Saddled with a corporate media that marches in lockstep with the government, elected officials who dance to the tune of their corporate benefactors, and a court system that serves to maintain order rather than mete out justice, Americans often feel as if they have no voice, no authority and no recourse when it comes to holding government officials accountable and combatting rampant corruption and injustice. In the face of such abject injustice, outright corruption and overt inequality, it’s hard to feel empowered to believe the average citizen can make a difference.
Today’s America* is an ugly fraud. Today’s America* has nothing in common with the nostalgic images and grand successes of the nation as it were in her glory days. In fact, we would argue not only does America* lack any authentic representation of times past but is the antithesis of America. We have come full circle, back to the very thing our ancestors fought, died and ultimately persevered to escape.
"The global economy is awash as never before in commodities like oil, cotton and iron ore, but also with capital and labor—a glut that presents several challenges as policy makers struggle to stoke demand," WSJ notes, suggesting yet again that QE can cause deflation when those who have access to easy money overproduce but do not witness a comparable increase in demand from those to whom the direct benefits of ultra accommodative policies do not immediately accrue.
Over the past year, there had been a perplexing spike in suicide events involving bankers, especially those of Deutsche Bank and JPMorgan. Overnight, the first prominent public sector suicide shook the state of Missouri when its state auditor Tom Schweich died in St. Louis in what is said to be an apparent suicide, at the age of 54, around 9:48 am on Thursday, when Clayton Police Chief Kevin Murphy said paramedics responded to an emergency call from his home. Schweich was then taken to a hospital, where he was pronounced dead from a single gunshot wound. The Police chief was quoted by Kansascity.com, who said that “What we know at this point suggests an apparent suicide.”
- Stick to tapering and rates pledge, says Boston Fed chief (FT)
- Turkey to let Iraqi Kurds reinforce Kobani as U.S. drops arms to defenders (Reuters)
- Obama makes rare campaign trail appearance, some leave early (Reuters)
- Japan GPIF to Boost Share Allocation to About 25%, Nikkei Says (BBG)... or three months of POMO
- Japan Stocks Surge on Report GPIF to Boost Local Shares (BBG)
- China Growth Seen Slowing Sharply Over Decade (WSJ)
- Russia, Ukraine Edge Closer to Natural-Gas Deal (WSJ)
- Leveraged Money Spurs Selloff as Record Treasuries Trade (BBG)
- After clashes, Hong Kong students, government stand their ground before talks (Reuters)
Today's jobs number is expected to come at 125,000, with a high estimate of 154,000 from John Hancock financial, and a low of 30,000 from Westpac Banking, and with a whisper expectation at 150,000 courtesy of yesterday's "stronger than expected" ADP re-revised print. A beat or miss at over 1 standard deviation will promptly wake the HFT algos from their deep slumber. Wait did we say miss? Hah. Anyway, just to put today's seasonally adjusted expected monthly job growth in context, below is a chart showing the average seasonal adjustment for each month of the year in the past decade. In October, seasonal adjustments subtract just over 1 million "jobs" (purely statistically of course, merely to smooth the underlying "noise"). This means that the final monthly print will be just over 10% of the actual X-12-ARIMA goalseeked statistical adjustment. Add to this another ~80K or so which will be "added" from the birth death adjustment, and one can see how in the grand scheme of things, the statistical error factor alone dwarfs what is the actual underlying data. To think that in this labyrinth of layered adjustments to an actual number, the BLS will somehow allow the final number to be disappointing means having a locked bid on the Alaska to Russia bridge market.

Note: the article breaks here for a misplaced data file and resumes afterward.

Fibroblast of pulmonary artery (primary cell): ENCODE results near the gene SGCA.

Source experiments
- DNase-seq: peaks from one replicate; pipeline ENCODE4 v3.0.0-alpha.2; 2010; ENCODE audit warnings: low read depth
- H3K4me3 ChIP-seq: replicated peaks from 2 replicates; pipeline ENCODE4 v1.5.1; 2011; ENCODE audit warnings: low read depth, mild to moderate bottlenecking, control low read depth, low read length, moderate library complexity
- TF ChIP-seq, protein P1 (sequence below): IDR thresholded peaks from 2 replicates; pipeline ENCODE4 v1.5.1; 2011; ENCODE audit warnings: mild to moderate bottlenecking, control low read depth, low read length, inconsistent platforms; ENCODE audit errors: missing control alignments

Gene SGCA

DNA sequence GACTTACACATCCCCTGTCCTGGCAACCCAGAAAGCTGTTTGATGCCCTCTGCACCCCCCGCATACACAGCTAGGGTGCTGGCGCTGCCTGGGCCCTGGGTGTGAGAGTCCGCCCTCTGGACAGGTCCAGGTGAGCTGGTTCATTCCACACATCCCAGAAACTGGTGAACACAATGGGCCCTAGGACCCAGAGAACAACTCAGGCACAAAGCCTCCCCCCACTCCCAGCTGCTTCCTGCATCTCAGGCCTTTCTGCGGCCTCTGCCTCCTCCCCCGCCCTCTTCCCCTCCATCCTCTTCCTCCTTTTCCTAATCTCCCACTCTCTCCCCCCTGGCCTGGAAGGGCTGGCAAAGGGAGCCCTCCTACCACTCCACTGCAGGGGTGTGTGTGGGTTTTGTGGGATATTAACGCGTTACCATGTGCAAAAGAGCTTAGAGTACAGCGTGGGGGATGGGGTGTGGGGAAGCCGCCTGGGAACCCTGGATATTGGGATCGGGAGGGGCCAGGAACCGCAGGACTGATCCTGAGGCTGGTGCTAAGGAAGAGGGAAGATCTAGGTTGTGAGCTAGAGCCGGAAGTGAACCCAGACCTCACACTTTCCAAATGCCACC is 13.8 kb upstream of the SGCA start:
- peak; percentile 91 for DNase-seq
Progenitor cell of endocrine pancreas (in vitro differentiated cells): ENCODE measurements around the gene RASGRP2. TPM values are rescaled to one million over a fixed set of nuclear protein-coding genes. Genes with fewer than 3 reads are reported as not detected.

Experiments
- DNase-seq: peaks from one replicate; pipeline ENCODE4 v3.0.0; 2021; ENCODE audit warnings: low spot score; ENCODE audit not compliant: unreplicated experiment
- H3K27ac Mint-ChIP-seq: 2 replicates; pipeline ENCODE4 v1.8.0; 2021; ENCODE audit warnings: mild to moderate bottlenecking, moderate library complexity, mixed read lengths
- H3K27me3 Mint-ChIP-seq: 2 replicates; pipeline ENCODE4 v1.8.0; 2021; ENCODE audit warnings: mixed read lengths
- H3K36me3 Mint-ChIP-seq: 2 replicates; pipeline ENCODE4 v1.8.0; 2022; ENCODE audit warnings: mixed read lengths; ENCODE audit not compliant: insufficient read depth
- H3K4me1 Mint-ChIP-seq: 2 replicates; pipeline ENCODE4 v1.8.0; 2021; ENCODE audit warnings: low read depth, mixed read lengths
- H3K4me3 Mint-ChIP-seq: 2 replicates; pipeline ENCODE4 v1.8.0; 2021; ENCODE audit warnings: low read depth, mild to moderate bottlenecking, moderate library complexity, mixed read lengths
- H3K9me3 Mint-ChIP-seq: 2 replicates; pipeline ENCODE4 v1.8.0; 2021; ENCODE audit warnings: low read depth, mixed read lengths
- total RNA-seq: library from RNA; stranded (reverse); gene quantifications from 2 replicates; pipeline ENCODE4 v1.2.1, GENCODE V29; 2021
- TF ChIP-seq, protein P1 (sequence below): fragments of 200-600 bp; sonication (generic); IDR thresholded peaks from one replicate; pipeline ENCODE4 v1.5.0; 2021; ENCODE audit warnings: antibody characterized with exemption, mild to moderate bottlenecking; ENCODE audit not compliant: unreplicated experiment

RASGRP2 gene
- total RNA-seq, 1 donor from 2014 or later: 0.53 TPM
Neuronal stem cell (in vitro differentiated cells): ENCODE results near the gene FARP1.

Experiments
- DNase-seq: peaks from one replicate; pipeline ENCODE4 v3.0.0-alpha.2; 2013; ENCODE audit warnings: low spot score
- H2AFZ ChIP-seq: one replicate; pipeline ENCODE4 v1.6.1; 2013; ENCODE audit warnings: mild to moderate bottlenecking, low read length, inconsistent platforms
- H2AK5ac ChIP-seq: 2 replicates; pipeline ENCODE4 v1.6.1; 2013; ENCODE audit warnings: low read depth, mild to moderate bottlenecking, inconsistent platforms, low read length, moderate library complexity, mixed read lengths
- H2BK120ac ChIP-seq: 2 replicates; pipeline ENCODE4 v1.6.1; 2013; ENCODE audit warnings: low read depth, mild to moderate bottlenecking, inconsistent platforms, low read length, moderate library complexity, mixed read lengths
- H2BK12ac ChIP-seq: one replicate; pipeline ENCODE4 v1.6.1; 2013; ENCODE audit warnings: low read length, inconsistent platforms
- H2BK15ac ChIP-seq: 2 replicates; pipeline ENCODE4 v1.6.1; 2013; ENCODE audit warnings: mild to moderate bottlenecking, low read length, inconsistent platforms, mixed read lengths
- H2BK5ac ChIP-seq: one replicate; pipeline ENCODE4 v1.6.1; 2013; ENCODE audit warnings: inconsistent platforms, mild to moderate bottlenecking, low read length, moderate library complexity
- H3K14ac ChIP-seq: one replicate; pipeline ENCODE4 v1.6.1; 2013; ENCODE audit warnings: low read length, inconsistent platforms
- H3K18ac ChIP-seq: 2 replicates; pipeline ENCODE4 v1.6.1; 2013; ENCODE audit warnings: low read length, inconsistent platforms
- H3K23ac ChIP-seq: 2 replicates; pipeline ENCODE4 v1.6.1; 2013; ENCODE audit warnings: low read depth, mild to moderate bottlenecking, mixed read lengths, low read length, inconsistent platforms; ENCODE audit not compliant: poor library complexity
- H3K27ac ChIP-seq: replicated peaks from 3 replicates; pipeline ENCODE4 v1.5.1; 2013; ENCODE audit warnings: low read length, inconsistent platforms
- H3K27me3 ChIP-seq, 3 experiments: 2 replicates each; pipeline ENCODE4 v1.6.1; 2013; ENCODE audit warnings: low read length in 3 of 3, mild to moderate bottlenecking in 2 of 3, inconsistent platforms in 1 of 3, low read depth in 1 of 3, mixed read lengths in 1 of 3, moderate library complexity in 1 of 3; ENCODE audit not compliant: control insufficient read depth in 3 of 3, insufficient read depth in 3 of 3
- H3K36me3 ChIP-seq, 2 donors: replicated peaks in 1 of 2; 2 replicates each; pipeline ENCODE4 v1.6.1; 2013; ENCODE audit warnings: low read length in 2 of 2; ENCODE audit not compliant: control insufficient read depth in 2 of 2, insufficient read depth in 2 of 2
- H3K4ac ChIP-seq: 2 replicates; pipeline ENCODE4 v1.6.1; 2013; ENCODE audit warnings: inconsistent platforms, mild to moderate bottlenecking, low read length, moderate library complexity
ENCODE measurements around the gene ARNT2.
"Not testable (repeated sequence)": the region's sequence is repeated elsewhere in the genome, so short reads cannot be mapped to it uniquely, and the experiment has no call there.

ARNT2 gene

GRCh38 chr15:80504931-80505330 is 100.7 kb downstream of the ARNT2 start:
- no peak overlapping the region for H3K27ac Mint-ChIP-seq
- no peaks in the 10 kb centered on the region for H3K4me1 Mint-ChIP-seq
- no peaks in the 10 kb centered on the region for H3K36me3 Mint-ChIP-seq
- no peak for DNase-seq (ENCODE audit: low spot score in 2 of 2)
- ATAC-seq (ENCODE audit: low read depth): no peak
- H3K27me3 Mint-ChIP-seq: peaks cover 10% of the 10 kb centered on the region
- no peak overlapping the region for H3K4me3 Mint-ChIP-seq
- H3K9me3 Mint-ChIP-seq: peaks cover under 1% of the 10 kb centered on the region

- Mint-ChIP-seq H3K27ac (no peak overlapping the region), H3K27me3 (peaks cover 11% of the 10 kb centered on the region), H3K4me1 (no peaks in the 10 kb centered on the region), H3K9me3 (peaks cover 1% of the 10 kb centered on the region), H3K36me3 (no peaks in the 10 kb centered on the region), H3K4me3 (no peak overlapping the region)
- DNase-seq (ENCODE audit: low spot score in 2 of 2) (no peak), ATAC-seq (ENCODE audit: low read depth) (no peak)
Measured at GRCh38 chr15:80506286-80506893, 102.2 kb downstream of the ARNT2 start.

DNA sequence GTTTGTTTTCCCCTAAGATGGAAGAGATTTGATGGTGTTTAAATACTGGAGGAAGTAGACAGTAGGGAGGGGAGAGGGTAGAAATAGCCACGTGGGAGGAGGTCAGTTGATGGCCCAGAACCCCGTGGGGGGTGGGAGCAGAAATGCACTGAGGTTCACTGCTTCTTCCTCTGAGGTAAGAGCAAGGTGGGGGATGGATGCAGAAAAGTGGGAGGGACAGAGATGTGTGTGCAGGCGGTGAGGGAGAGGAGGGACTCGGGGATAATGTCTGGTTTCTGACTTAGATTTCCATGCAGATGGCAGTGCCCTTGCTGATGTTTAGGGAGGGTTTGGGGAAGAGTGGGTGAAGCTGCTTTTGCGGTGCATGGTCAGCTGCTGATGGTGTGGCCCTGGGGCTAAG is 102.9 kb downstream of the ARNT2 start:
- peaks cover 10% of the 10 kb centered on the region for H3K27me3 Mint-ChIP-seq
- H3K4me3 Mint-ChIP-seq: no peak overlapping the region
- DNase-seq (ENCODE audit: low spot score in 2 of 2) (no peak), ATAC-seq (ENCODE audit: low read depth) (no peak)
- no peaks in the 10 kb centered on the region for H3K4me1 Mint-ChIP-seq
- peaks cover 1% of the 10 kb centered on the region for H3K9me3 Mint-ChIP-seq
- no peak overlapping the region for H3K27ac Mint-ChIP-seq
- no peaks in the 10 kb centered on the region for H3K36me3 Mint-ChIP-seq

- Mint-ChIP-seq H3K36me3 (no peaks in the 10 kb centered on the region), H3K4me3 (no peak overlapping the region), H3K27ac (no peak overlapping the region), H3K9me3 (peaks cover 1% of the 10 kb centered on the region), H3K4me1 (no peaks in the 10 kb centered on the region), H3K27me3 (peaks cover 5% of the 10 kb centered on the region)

Only in public schools and universities is the fairy tale still taught that governments are representative of the people. The blue collared man on the street realizes the chips are stacked against him. For those who don’t have political connections, the pseudo fascist system that is still referred to as “capitalism” in the U.S. is akin to a casino game of chance. That is, the odds are always in the house’s favor. The house is the federal leviathan and its equivalent at the state and local level as well as the big, cartelized industries which feed off government protection. With Obamacare, the middle class will end up being liable for yet another entitlement program that, like any other government initiative, will cost more than was initially estimated. Worse yet, they will be bombarded with advertisements they paid for which attempt to convince them that Uncle Sam has once again delivered prosperity with a badge and a gun. The disheartening part is some Americans will be foolish enough to actually believe it.
New meaning to the words, use it or lose it.
Zero Hedge's feelings about commercial real estate are no secret. Yesterday's sale of the John Hancock Tower to Normandy was an interesting market test, with media reports claiming it implied either nothing much or only good things about CRE and CMBS recoveries. A contrarian (and realistic) analysis on the transaction out of Morgan Stanely implies that based on this deal, not all is good in CRE land. (hat tip to reader David).